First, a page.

image: Architect Magazine

When the future of architecture practice comes up at conferences or in conversation, someone invariably pulls out a chart comparing the productivity of various industries since the mid-20th century. And while the numbers for agriculture and manufacturing skyrocket, construction’s remain dismally flat. Another popular take on the same point juxtaposes two photographs of laborers framing a house, one dated to the 19th century and the other from the 21st century, with the presenter dryly asking, “Do you see any difference?”

As Yale School of Architecture lecturer and former Autodesk vice president Phil Bernstein puts it, quoting research by one of his students: “The building industry is suboptimized to the point of failure.”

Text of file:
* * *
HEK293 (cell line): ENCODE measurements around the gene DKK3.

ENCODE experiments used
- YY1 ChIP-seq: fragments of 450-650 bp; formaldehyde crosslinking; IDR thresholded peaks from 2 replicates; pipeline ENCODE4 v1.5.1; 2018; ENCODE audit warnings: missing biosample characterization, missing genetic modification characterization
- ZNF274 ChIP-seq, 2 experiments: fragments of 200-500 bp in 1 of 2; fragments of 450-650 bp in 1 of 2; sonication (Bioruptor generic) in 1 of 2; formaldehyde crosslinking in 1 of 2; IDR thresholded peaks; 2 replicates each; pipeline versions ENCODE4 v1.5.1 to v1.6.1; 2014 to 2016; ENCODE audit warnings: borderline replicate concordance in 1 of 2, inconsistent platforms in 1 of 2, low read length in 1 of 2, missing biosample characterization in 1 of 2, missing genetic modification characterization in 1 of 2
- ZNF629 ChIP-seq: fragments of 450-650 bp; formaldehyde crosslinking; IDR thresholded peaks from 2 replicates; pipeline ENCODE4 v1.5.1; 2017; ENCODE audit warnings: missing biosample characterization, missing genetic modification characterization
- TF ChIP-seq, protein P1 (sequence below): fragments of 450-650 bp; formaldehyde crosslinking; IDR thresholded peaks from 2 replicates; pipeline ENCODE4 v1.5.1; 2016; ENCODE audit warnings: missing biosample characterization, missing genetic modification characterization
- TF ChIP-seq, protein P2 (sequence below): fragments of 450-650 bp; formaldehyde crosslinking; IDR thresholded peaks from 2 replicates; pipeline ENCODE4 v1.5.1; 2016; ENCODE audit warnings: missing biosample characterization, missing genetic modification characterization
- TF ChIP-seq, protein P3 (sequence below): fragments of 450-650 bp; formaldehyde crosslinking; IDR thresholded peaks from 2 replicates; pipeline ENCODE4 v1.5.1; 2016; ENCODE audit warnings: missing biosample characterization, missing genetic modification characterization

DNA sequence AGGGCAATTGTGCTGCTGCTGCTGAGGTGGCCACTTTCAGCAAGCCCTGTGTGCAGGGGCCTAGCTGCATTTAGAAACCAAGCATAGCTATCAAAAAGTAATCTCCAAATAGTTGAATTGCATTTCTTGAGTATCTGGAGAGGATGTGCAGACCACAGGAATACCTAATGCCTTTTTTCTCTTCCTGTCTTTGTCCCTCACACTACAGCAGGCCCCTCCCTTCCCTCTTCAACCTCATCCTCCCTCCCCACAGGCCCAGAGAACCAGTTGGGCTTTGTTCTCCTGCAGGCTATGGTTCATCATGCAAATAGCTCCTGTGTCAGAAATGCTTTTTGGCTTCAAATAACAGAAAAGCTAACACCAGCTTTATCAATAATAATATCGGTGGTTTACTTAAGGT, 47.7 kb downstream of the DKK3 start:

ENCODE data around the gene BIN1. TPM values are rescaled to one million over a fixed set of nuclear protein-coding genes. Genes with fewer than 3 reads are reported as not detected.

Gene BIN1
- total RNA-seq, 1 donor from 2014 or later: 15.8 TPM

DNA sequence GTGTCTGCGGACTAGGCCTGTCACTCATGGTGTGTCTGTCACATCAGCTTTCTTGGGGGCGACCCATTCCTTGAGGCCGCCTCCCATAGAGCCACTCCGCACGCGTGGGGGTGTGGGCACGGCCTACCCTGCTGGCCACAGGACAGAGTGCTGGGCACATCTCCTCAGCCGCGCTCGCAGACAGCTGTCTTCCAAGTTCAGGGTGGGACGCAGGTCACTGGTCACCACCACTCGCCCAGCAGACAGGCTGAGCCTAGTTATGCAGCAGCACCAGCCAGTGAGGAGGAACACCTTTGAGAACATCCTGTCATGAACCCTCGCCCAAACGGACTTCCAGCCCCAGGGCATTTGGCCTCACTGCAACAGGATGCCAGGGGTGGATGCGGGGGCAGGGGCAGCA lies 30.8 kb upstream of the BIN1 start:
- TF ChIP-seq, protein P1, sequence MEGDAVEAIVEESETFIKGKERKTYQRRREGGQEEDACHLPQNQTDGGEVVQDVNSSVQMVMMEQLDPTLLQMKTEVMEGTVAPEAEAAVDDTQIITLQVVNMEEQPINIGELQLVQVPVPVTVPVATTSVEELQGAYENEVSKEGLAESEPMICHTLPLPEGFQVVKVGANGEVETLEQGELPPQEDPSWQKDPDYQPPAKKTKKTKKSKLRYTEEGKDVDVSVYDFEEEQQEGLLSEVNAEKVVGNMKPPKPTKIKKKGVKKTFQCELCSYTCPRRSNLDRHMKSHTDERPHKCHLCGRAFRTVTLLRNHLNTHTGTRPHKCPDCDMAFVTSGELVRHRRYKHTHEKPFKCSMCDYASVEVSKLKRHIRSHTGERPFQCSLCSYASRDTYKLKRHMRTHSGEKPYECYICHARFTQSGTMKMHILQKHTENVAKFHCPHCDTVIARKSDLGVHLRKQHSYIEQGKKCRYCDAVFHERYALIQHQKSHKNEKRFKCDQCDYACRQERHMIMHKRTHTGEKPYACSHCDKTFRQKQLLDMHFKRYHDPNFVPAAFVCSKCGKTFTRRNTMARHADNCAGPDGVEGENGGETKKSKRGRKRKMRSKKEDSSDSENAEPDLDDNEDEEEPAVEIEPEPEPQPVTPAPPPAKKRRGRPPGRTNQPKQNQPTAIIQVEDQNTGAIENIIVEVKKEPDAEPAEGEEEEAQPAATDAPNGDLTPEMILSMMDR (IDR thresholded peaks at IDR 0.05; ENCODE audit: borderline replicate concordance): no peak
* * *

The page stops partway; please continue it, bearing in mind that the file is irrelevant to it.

A 2017 McKinsey Global Institute (MGI) report identified numerous reasons for the building industry’s lagging performance. Three in particular should sound familiar to architects: a bidding environment that prioritizes cost over results; a design process that fails to leverage opportunities for standardization; and tight profit margins that preclude investment in digital technology, data management, and workforce training. On the bright side, the report estimates if the U.S. construction sector’s productivity matched that of the overall economy, it could increase revenues by more than $500 billion annually.

Read the full story HERE >>>> Source: Architect Magazine